If you think the Macular Society ar doing a good job please donate here.

Alan Titchmarsh was wrong. AMD Garden.

 

Alan Titchmarsh was so wrong with vast amount of white both for the fencing and the wide marble-like paths with the added insult of topiary!

We give you Gorgeous Gardens for AMD people

The Key Components are probably:

  • Colour Contrasts are crucial..
  • Green is restful for the eyes.
  • White is great with green plants.
  • Yellow is bright and cheery.
  • Bright Red is good mixed with white.
  • Blue is good in vast banks , eg bluebells.
  • No pink (looks brown or dead) no brown (it is dead or dying,) no purple (as it looks like brown or black).
  • No mixed colours in one bloom as they blend into a mess or pink or brown.

So some suggestions and ideas are therefore are:

  • Hedges or shaped bushes of Forsythia or Hypericum (fences painted pale blue give a superb contrast ) In winter the sweet smelling shrubs. I also use Bay trees and Rosemary.
  • A Yellow bed, with polyanthus, daffodils, yellow tulips, yellow azalea, yellow dahlias, yellow gladioli, yellow chrysanthemums.
  • A Red and white bed: red tulips, Busa Lilies, roses, geraniums, peonies, dahlias, chrysanthemums.
  • An Orange bed: French Marigolds, orange osteospernums,.
  • A White bed, snowdrops, osteospernums, white flocks, white roses, white lilies, white dahlias, white chrysanthemums,
  • Kitchen garden of plants for touch or smell, eg sage, rosemary, mint, thyme, parsley, dwarf french beans, beetroot, leeks, onion sets (with Petunias), chives, garlic, lavender plus Tumbling Toms (some need a raised bed) and also night-scented stocks.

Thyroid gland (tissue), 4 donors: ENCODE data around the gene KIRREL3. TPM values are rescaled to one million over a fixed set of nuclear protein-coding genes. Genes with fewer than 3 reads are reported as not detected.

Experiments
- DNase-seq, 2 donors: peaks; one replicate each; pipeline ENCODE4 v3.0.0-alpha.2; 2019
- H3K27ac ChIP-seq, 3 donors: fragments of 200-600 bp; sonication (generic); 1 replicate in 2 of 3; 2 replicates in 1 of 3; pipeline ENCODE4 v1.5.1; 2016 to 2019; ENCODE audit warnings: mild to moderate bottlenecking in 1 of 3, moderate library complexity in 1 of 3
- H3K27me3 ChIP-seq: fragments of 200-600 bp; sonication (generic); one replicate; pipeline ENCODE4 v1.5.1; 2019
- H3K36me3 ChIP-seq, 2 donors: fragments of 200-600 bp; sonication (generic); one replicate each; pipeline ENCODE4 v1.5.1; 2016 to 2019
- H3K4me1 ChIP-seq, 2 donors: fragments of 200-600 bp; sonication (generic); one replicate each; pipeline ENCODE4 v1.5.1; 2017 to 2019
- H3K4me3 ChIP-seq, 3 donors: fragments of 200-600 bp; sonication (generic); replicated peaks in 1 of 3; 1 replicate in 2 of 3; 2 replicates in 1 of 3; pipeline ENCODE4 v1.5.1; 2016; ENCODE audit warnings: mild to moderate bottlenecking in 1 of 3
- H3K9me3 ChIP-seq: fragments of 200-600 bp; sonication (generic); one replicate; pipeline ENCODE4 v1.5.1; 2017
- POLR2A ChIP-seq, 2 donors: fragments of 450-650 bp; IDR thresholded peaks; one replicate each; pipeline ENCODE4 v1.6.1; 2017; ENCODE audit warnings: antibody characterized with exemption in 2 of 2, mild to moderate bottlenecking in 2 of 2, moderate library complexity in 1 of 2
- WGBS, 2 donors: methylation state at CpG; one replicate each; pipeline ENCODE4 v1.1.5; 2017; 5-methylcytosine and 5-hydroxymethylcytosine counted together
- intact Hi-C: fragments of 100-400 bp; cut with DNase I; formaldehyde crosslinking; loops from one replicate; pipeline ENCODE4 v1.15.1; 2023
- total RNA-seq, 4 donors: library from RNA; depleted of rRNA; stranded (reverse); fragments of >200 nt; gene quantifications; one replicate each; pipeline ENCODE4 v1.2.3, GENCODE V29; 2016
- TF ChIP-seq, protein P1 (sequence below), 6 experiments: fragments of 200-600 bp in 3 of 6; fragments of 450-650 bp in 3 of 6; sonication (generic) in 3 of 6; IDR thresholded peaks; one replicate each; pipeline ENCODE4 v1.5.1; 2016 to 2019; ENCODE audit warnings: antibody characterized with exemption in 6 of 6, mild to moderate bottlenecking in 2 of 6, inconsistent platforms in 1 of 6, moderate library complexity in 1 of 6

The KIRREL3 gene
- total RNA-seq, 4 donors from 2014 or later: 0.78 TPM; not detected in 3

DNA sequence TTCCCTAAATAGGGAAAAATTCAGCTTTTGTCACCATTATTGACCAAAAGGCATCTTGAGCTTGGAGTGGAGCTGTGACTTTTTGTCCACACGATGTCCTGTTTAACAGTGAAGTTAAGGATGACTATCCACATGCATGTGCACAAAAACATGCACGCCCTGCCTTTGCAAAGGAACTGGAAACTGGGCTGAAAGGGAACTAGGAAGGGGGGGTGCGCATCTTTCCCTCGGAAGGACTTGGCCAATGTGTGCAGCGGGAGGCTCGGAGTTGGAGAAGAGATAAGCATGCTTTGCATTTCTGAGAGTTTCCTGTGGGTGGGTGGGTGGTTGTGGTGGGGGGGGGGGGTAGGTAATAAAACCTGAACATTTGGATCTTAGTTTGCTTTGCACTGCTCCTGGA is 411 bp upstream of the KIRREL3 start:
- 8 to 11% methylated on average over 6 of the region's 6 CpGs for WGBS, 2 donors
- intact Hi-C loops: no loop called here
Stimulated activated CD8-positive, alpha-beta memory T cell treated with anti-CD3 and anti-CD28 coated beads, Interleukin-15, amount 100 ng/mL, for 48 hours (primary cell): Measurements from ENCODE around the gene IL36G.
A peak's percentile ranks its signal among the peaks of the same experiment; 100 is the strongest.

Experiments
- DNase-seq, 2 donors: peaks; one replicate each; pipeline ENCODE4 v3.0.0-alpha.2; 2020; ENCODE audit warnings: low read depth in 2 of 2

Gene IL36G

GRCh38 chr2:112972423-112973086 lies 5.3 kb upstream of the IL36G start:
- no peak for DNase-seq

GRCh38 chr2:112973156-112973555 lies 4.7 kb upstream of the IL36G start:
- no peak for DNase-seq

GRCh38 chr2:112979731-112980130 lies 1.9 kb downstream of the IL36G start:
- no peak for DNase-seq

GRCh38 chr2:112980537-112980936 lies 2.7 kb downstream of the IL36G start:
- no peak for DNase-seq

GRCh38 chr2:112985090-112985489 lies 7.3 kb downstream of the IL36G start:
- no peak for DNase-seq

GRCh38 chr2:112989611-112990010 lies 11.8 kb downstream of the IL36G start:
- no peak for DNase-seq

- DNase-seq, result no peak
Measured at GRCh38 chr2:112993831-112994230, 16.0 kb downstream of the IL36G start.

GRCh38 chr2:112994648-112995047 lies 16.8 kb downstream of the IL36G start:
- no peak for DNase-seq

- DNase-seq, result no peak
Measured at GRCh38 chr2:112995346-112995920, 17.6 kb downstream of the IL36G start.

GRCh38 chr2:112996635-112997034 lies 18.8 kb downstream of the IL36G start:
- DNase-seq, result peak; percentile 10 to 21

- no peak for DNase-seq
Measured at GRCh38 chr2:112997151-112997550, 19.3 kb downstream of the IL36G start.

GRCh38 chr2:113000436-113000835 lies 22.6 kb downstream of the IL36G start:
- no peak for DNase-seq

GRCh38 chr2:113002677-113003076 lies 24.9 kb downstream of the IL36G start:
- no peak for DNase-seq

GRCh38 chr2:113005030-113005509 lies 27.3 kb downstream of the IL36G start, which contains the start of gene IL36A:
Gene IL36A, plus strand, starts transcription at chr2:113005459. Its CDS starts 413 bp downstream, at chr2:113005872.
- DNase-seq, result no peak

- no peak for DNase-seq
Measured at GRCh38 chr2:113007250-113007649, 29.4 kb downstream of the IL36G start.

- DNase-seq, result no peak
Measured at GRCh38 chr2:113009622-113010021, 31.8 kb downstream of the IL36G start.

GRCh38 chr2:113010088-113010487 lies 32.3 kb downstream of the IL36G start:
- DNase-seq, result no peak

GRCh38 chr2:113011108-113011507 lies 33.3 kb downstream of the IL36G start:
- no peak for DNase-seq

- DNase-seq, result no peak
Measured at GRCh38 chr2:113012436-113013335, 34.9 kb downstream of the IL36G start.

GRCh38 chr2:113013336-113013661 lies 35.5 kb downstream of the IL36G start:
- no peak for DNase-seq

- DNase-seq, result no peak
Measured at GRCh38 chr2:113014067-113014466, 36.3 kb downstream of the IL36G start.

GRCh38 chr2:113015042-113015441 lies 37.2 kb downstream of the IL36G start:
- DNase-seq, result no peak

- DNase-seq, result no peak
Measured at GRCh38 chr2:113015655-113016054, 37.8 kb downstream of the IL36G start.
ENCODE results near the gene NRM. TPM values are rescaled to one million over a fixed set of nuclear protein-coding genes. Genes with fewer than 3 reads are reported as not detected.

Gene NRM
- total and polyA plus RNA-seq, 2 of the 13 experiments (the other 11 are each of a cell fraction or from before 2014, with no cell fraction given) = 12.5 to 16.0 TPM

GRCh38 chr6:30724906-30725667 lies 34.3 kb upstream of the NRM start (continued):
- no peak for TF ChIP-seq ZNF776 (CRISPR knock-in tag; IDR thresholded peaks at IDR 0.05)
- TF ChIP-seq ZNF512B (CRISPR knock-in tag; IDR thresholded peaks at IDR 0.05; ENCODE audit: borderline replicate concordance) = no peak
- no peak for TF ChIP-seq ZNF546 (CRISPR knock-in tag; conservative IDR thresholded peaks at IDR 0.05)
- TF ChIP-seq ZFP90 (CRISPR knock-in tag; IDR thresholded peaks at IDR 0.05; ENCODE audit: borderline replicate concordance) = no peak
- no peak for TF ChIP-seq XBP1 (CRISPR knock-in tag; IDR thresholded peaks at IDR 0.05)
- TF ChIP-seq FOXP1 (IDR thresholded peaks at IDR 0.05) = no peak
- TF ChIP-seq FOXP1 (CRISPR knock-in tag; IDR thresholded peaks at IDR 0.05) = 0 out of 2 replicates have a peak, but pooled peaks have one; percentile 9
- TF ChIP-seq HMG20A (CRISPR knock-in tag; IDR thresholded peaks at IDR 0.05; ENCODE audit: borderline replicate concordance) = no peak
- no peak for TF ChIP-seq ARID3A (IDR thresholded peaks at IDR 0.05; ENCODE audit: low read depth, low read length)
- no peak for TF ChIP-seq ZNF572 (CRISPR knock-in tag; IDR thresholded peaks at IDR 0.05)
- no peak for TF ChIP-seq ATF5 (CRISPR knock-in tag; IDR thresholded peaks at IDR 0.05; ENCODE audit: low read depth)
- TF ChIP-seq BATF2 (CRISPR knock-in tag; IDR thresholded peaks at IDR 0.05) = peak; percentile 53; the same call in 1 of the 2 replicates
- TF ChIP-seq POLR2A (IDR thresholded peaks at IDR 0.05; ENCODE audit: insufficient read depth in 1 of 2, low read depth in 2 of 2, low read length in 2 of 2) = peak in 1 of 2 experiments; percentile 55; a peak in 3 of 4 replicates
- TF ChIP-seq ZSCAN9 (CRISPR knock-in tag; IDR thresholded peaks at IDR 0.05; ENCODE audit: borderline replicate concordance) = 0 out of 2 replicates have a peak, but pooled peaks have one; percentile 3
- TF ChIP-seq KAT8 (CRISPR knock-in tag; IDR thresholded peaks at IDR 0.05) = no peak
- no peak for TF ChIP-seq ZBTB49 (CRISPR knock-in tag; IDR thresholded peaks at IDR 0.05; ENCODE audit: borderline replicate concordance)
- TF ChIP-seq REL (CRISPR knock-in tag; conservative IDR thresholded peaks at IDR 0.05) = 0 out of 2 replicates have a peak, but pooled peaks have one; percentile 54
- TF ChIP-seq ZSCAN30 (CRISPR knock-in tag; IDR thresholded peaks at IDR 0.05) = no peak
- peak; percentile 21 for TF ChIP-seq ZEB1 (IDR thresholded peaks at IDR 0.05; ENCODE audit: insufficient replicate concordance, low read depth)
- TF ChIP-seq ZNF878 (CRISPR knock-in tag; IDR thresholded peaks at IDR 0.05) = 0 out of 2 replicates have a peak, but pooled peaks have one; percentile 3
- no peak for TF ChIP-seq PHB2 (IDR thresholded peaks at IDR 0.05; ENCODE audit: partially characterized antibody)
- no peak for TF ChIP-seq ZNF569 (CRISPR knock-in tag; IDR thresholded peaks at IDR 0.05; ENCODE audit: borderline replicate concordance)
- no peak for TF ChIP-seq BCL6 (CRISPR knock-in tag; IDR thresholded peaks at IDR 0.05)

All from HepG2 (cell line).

• Wherever possible scented climbers,  like jasmine, honeysuckle, clematis, sweet peas,.
  • Indoor plants eg Greek Basil and Basil.

 

AMD progress 2018

Well it`s been a full year.

Our AMD support Group in Shoreham is running and now has about fifteen members.

Five years after joining Sound Tennis some of us are now playing outdoors at the Sussex County LTC and using normal yellow balls on normal tennis courts.

With my wife we are still really enjoying our allotment actively running it throughout the year. We have leeks, sprouts and purple sprouting broccoli growing well.

I have noticed a gradual move to primary colours with good contrasts with green.

We enjoy the large print Scrabble.

I`m pleased to say that along the routes I use that the paths all not clear of overhanging branches, so its easy to make up my target  step goal particularly with watering the allotment.

Finally I have recently joined Sussex Sailability and taken up sailing again; an exciting physical and mental challenge as I relearn how to make the yacht go faster so that we can win races!

(For new readers, I am Registered blind as I have total loss of central vision and this coupled with Wet AMD in my left eye. It all started about eight or nine years ago)

It would appear that we have 65000 cells normally in use in each eye but only 6500 for peripheral vision. Wit two eyes combined this arithmetically means that we only have ONE per cent of our original vision.